UNH to Present "8"
UNH to Present "8"
Q & A with David Kaye, associate professor and director of the production of “8”
UNH will present the play “8” on Feb. 7 and 10, 2012. The UNH production, directed by associate professor David Kaye, is based on trial transcripts from California’s 2010 court fight over Proposition 8, the initiative that outlawed same-sex marriage in the state. It has since been overturned.
“8” will be performed Tuesday, Feb. 7, at 7 p.m. in the MUB Strafford Room at UNH. Tickets are free but must be reserved through the MUB ticket office. Seating is limited. The UNH cast will perform a second reading of “8” Friday, Feb. 10 at 7:30 p.m. at the historic Palace Theatre in Manchester. Tickets are $20 and can be reserved at www.palacetheatre.org.
The play features a diverse cast made up of UNH faculty, students, staff, and alumni. The UNH reading is being presented in partnership with the Department of Theatre and Dance, the Office of Multicultural Student Affairs, the UNH Alliance, the Discovery Program and the student organizations Mask and Dagger and WildActs: Theatre for Social Justice, with American Foundation for Equal Rights (AFER) and Broadway Impact.
UNH Today: Why is it important for UNH produce “8”?
DK: This play simply presents a logical argument to a very emotional issue. But by doing this, it will allow our university community the opportunity to rationally and critically address a very important topic that is about to come to the New Hampshire legislative floor. This exemplifies the spirit of the academy.
UNH Today: Marriage equality is a social justice issue. What is UNH’s history of presenting other social justice issues in the theatre?
DK: In many ways, the heart of most theatre is connected to social justice because theatre deals with empathy. That is to say, seeing the world through another person’s eyes. That is certainly at the core of the play “8.”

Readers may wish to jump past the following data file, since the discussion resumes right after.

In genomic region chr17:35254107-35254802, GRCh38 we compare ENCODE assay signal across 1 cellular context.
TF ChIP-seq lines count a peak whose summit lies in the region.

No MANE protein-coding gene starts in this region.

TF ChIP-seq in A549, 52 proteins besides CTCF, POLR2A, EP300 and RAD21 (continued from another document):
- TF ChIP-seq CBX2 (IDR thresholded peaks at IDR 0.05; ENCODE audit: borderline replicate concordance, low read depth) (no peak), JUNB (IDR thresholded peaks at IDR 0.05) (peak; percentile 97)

This is actually the second time we have addressed the issue of marriage equality. The first time was about 7 years ago when we created a play called “Caught in the Middle” which we brought to area Rotary clubs. This 10 minute play also posed a simple question- Should everyone be given equal rights when it comes to marriage, or not? Social Justice focuses on ending oppression in all its forms. Denying rights is a form of oppression. Many of our plays address such issues.
UNH Today: Why is theatre a particularly effective method of presenting this and other social justice issues?
DK: Theatre invites you to see a point of view, not through a lecture, or the silent page of a book, but through a living human being caught up in the action of the topic. It is life as art, and because it is art, it offers an effective platform for interpretation, thought and dialogue.
UNH Today: What has been challenging about producing “8”?
DK: I would say it has been mostly exciting. We are one of the first universities to mount a staged reading of the play, so a lot of eyes are on us.
UNH Today: What has surprised you about producing “8”?
DK: Just how big this project is. With the George Clooney reading in Los Angeles coming up soon, and reading about all the major theatre companies and universities that will be having performances after ours, I am amazed at how truly national this project has become.
UNH Today: Why should community members see “8”?
DK: This is what a university is all about. Come hear a provocative argument about an important issue as presented through a fascinating story about real people acted by members of our community!